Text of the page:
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Activist files ethics gripes after judge blocks suit to delay police budget vote

Courtenay Cholovich, a teacher and artist, had a hearing Tuesday afternoon attempting to block Chattanooga city council from voting on a city budget that left untouched more than F$70 million outlay for the city’s scandal-ridden department of police. (Photo Courtenay Colovich)

In Tuesday’s court hearing, Cholovich v. Chattanooga City Council, Chancellor Jeff Atherton ruled in the petitioner’s favor on the fourth (and most important) point in evaluating the need for a restraining order against the final vote on Mayor Berke’s alternate budget — that “granting the injunction will serve the public interest.”

By Courtenay Cholovich

While city council was able to proceed with the vote, this ruling strengthens the constituent’s convictions of the need for greater transparency in Council procedure.

The complaint being submitted to the Chattanooga city board of ethics deals with violations by the council of the city code of ethics and their own rules of operation regarding council behavior/conduct in the June 16 meeting.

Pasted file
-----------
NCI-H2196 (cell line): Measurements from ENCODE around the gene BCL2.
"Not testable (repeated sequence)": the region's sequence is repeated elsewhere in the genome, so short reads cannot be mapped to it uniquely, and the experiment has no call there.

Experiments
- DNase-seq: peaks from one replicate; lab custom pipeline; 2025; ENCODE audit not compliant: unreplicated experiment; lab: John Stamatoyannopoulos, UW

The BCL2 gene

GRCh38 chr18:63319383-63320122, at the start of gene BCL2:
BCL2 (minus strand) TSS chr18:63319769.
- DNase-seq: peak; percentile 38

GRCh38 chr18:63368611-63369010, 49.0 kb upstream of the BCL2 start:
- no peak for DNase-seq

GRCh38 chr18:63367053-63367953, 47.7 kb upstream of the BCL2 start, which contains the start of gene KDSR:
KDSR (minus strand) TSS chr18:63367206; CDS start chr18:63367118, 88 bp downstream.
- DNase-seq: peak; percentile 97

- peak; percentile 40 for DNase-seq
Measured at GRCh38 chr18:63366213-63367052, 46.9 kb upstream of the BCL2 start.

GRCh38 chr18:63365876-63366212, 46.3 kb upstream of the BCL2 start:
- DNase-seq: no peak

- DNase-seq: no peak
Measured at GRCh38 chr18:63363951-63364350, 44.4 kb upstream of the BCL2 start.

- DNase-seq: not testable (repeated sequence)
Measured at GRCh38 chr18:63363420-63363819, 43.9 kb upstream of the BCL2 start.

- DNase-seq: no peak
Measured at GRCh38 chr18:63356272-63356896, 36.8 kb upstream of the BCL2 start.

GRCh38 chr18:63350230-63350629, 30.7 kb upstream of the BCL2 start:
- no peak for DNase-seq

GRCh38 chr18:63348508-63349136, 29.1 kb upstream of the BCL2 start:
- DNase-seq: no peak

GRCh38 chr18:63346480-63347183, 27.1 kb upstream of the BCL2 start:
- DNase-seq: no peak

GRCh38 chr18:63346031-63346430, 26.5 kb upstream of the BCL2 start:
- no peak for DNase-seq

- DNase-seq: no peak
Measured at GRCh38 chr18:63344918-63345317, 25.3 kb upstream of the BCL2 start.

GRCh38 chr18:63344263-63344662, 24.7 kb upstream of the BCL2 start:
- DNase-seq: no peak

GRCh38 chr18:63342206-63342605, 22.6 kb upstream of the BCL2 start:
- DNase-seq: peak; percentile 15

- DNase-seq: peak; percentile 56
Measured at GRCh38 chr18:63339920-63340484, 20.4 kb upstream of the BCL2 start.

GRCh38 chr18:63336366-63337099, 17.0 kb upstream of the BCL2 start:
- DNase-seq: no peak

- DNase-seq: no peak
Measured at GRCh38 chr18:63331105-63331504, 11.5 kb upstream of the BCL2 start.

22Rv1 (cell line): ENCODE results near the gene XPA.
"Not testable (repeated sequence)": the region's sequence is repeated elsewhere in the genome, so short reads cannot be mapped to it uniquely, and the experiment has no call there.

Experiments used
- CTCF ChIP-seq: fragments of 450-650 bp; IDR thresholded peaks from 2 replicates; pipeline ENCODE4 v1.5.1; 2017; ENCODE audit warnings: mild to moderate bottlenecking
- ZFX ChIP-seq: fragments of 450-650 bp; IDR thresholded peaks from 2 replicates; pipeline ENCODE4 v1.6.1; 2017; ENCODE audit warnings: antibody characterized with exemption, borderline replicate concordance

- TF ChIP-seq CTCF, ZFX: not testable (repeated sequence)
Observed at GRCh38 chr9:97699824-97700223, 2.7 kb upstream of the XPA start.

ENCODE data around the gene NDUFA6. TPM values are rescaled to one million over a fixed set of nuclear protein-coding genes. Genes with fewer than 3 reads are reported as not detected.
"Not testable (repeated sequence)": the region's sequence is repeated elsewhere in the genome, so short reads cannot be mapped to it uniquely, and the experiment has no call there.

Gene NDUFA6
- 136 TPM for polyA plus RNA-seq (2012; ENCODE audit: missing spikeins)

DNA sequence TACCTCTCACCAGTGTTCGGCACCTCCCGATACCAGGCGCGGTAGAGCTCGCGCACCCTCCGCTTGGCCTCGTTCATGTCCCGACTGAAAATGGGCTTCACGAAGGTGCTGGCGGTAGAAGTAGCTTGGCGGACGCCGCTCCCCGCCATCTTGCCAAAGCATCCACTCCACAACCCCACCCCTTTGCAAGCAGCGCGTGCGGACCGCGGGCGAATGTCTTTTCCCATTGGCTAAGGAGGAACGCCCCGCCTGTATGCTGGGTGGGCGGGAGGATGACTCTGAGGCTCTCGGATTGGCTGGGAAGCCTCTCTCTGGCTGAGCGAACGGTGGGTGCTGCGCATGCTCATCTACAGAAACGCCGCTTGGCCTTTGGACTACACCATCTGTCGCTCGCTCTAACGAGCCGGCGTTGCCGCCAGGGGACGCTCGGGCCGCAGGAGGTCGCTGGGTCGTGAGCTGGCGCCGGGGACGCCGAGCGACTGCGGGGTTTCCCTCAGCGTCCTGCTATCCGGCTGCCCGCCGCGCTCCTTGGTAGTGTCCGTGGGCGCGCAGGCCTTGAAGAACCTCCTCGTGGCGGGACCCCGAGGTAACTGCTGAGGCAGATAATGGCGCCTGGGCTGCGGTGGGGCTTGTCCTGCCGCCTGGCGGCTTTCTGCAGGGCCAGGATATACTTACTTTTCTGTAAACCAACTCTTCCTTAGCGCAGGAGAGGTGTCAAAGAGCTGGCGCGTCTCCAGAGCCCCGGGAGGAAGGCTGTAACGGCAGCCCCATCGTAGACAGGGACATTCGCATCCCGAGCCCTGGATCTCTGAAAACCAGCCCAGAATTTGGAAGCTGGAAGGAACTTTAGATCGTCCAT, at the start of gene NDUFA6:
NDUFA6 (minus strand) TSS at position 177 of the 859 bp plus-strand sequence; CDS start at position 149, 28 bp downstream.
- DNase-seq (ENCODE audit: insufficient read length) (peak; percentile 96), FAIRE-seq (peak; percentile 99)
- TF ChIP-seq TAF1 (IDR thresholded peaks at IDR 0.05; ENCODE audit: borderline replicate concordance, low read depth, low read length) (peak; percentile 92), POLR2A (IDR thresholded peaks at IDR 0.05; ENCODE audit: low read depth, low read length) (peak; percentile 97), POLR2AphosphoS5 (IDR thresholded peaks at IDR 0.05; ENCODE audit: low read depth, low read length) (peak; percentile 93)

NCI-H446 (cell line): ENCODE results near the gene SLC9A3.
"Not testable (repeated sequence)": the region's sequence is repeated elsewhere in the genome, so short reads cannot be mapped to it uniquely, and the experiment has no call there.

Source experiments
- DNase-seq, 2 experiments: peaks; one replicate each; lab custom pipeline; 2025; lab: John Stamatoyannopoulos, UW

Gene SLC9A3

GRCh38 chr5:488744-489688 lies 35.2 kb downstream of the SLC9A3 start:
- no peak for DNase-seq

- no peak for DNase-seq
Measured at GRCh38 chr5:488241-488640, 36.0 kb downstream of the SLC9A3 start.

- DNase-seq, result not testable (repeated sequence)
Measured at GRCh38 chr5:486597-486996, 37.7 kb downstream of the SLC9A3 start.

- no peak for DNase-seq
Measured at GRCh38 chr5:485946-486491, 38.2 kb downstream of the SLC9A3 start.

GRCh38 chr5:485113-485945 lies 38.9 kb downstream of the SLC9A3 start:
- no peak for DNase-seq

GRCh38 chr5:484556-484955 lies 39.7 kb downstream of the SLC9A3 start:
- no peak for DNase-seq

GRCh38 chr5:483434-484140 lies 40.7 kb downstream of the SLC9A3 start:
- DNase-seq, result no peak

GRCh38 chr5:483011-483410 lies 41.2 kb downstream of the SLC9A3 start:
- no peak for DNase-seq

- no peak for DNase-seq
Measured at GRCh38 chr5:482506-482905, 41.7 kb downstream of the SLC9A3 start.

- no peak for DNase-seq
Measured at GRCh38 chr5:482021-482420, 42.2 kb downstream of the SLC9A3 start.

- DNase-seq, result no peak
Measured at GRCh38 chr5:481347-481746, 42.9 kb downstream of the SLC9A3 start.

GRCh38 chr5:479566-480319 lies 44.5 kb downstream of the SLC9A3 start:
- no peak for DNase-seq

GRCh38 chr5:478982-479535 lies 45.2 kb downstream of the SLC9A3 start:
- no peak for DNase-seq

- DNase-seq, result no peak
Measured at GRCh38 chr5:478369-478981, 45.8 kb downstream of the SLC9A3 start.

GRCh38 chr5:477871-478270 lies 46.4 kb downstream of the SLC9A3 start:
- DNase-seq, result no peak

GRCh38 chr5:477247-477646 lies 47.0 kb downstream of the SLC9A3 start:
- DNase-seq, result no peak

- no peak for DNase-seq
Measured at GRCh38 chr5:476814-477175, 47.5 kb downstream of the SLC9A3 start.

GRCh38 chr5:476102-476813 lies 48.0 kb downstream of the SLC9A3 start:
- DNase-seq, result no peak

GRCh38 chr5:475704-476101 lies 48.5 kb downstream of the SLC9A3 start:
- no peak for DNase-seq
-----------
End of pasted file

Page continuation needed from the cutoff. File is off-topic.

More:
Members of council were observed to have behaved in a manner unbefitting of office by citing personal reasons (such as refusing to be present for another long council meeting with the public in favor of personal family time), speaking disrespectfully to those who would address council (and not being called out upon it by Chairman Chip Henderson per his duty), using a meme posted by an individual outside of the prior week’s meeting as a reason to cut short public comment (which is seen as a First Amendment violation), and by not showing accountability to their positions/participation at all times in the meeting by constantly turning off and on their cameras (or being blocked from view by the share screen timer being used).

The complaint is being submitted to the board of ethics but because of obvious conflicts of interest with the chief ethics officer (who is the city attorney, Phil Noblett, who was in court with me Tuesday) and with other ethics board member Council chairman Chip Henderson, the complaint was also copied to the mayor’s office, to Chancellor Atherton’s office, and to the other Ethics board members — the HR director and CFO of the city.

Per city ethics code, councilman Henderson must recuse himself from examining this case and city attorney Noblett is also urged per code to find someone else to preside on this matter in his stead.

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